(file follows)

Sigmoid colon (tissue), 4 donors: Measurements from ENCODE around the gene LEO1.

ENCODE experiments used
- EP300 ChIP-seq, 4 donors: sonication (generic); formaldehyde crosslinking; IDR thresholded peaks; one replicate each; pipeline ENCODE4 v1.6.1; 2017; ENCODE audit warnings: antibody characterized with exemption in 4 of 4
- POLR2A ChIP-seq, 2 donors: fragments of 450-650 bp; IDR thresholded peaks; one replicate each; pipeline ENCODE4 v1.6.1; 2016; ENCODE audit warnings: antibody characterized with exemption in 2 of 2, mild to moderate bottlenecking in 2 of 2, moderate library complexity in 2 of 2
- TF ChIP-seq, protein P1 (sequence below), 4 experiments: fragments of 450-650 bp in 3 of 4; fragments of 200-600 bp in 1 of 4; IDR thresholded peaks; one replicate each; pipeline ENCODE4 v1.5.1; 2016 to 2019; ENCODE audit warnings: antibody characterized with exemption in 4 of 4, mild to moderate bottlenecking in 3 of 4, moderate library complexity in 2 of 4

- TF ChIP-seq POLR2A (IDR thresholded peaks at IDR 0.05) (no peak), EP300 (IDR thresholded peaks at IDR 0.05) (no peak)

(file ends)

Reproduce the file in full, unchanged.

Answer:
Sigmoid colon (tissue), 4 donors: Measurements from ENCODE around the gene LEO1.

ENCODE experiments used
- EP300 ChIP-seq, 4 donors: sonication (generic); formaldehyde crosslinking; IDR thresholded peaks; one replicate each; pipeline ENCODE4 v1.6.1; 2017; ENCODE audit warnings: antibody characterized with exemption in 4 of 4
- POLR2A ChIP-seq, 2 donors: fragments of 450-650 bp; IDR thresholded peaks; one replicate each; pipeline ENCODE4 v1.6.1; 2016; ENCODE audit warnings: antibody characterized with exemption in 2 of 2, mild to moderate bottlenecking in 2 of 2, moderate library complexity in 2 of 2
- TF ChIP-seq, protein P1 (sequence below), 4 experiments: fragments of 450-650 bp in 3 of 4; fragments of 200-600 bp in 1 of 4; IDR thresholded peaks; one replicate each; pipeline ENCODE4 v1.5.1; 2016 to 2019; ENCODE audit warnings: antibody characterized with exemption in 4 of 4, mild to moderate bottlenecking in 3 of 4, moderate library complexity in 2 of 4

- TF ChIP-seq POLR2A (IDR thresholded peaks at IDR 0.05) (no peak), EP300 (IDR thresholded peaks at IDR 0.05) (no peak)